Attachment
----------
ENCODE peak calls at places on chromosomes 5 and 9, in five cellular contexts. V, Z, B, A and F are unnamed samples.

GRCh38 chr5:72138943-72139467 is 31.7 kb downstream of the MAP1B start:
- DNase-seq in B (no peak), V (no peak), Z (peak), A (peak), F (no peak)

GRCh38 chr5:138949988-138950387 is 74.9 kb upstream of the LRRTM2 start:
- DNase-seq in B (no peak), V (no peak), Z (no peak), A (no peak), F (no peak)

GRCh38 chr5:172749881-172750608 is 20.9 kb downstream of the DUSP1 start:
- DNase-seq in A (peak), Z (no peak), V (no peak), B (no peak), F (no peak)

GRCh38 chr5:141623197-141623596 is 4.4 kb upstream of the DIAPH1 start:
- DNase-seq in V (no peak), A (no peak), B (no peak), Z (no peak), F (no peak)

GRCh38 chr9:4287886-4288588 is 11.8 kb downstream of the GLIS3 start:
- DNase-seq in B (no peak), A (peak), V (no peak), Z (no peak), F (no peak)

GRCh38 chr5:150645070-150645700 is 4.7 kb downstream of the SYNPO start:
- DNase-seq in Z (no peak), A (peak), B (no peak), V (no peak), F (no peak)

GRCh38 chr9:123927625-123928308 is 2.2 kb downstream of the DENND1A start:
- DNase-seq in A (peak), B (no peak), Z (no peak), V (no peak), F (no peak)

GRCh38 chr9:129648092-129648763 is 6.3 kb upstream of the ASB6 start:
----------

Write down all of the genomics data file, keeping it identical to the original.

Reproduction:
ENCODE peak calls at places on chromosomes 5 and 9, in five cellular contexts. V, Z, B, A and F are unnamed samples.

GRCh38 chr5:72138943-72139467 is 31.7 kb downstream of the MAP1B start:
- DNase-seq in B (no peak), V (no peak), Z (peak), A (peak), F (no peak)

GRCh38 chr5:138949988-138950387 is 74.9 kb upstream of the LRRTM2 start:
- DNase-seq in B (no peak), V (no peak), Z (no peak), A (no peak), F (no peak)

GRCh38 chr5:172749881-172750608 is 20.9 kb downstream of the DUSP1 start:
- DNase-seq in A (peak), Z (no peak), V (no peak), B (no peak), F (no peak)

GRCh38 chr5:141623197-141623596 is 4.4 kb upstream of the DIAPH1 start:
- DNase-seq in V (no peak), A (no peak), B (no peak), Z (no peak), F (no peak)

GRCh38 chr9:4287886-4288588 is 11.8 kb downstream of the GLIS3 start:
- DNase-seq in B (no peak), A (peak), V (no peak), Z (no peak), F (no peak)

GRCh38 chr5:150645070-150645700 is 4.7 kb downstream of the SYNPO start:
- DNase-seq in Z (no peak), A (peak), B (no peak), V (no peak), F (no peak)

GRCh38 chr9:123927625-123928308 is 2.2 kb downstream of the DENND1A start:
- DNase-seq in A (peak), B (no peak), Z (no peak), V (no peak), F (no peak)

GRCh38 chr9:129648092-129648763 is 6.3 kb upstream of the ASB6 start: